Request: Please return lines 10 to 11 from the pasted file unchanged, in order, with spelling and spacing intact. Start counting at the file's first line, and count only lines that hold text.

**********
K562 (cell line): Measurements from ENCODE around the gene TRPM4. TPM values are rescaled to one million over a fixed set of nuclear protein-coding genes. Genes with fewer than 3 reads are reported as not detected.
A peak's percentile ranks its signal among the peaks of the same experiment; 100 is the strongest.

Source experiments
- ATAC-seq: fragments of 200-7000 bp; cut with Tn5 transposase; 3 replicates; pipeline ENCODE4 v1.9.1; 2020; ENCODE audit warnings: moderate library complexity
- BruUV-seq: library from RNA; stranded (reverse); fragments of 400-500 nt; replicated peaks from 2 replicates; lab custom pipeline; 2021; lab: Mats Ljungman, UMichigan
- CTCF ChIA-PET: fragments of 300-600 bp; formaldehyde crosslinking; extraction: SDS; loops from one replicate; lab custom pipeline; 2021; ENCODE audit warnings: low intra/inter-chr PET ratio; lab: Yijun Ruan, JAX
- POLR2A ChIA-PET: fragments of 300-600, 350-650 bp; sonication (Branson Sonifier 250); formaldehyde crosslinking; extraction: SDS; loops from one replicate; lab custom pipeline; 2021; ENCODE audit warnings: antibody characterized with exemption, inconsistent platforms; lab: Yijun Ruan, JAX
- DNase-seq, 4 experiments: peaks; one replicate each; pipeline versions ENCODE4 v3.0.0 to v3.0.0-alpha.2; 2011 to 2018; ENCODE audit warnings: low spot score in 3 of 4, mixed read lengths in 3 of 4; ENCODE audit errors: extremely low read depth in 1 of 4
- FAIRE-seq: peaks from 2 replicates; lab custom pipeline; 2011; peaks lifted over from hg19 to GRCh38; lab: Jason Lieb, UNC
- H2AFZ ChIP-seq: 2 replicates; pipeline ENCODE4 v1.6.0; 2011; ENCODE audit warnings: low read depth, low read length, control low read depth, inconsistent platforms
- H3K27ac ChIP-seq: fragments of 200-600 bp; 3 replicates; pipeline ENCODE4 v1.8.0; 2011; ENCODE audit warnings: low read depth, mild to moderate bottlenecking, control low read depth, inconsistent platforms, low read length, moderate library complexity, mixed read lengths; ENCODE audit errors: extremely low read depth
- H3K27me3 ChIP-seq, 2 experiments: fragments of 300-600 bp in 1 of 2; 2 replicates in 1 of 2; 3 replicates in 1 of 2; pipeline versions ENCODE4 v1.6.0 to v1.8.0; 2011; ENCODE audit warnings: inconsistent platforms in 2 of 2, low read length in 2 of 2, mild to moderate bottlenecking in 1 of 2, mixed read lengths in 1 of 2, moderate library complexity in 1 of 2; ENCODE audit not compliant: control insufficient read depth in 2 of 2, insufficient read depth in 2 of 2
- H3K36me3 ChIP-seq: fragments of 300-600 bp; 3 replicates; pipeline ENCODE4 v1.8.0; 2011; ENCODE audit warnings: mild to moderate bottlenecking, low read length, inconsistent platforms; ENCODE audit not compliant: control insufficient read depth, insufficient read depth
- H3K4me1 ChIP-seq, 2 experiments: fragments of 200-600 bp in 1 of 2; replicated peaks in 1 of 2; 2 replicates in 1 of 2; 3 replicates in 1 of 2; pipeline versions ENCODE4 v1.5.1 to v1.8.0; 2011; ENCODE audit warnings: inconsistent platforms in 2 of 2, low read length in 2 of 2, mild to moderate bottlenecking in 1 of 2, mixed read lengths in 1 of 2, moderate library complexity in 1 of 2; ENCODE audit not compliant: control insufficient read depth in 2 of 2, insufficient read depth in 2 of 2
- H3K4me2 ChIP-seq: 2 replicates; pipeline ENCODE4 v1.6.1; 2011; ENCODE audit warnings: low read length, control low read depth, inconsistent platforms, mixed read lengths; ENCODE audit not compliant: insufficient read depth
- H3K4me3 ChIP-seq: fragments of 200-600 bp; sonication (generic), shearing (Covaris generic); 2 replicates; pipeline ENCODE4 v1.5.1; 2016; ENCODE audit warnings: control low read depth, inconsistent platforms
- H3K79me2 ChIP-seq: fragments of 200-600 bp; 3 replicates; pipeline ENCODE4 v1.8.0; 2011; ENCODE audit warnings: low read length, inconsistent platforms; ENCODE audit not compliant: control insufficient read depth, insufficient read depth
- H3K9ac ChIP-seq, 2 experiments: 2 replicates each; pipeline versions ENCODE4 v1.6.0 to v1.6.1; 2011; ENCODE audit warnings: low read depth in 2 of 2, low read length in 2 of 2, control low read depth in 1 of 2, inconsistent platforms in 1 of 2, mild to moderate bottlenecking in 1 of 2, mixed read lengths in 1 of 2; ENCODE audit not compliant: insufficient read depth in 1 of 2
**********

- H2AFZ ChIP-seq: 2 replicates; pipeline ENCODE4 v1.6.0; 2011; ENCODE audit warnings: low read depth, low read length, control low read depth, inconsistent platforms
- H3K27ac ChIP-seq: fragments of 200-600 bp; 3 replicates; pipeline ENCODE4 v1.8.0; 2011; ENCODE audit warnings: low read depth, mild to moderate bottlenecking, control low read depth, inconsistent platforms, low read length, moderate library complexity, mixed read lengths; ENCODE audit errors: extremely low read depth